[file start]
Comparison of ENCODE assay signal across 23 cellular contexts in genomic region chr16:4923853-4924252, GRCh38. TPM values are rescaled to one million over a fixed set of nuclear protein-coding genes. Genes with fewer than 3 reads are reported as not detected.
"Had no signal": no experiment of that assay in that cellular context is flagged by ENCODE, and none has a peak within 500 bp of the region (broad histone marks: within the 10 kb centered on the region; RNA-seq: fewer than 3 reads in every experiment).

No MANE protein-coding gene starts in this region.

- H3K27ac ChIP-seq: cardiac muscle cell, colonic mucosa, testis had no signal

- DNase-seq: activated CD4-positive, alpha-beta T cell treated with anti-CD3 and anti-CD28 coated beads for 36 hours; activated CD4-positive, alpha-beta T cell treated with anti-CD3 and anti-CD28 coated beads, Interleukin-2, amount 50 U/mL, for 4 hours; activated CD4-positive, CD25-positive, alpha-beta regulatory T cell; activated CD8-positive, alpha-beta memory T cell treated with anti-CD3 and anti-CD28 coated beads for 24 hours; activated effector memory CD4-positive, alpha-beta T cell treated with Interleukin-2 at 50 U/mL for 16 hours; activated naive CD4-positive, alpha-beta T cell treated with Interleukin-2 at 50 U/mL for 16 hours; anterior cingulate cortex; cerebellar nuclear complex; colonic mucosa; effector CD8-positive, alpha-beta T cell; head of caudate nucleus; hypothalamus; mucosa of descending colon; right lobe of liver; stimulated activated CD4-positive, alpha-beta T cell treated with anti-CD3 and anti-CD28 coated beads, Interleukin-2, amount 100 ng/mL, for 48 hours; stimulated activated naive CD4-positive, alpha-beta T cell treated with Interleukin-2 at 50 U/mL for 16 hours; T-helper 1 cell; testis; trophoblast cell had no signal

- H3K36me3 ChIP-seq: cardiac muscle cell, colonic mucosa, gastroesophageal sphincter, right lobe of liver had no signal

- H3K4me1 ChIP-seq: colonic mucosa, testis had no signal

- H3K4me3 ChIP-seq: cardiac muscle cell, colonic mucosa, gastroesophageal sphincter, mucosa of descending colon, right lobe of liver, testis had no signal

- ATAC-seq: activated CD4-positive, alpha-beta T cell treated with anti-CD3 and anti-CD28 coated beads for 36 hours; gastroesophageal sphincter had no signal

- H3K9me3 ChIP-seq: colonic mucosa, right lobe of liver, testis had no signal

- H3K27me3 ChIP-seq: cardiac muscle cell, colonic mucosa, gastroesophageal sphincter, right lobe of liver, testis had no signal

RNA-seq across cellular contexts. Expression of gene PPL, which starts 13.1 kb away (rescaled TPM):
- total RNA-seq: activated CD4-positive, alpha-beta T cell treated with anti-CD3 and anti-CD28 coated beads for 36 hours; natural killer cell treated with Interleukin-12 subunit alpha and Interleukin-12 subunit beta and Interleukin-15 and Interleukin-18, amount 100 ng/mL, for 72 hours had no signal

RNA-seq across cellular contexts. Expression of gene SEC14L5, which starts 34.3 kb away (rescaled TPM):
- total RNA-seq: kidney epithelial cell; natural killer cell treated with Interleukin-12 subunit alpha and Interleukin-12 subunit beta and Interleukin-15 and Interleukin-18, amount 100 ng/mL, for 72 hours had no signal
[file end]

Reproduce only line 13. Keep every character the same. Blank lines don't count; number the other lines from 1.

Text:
- total RNA-seq: activated CD4-positive, alpha-beta T cell treated with anti-CD3 and anti-CD28 coated beads for 36 hours; natural killer cell treated with Interleukin-12 subunit alpha and Interleukin-12 subunit beta and Interleukin-15 and Interleukin-18, amount 100 ng/mL, for 72 hours had no signal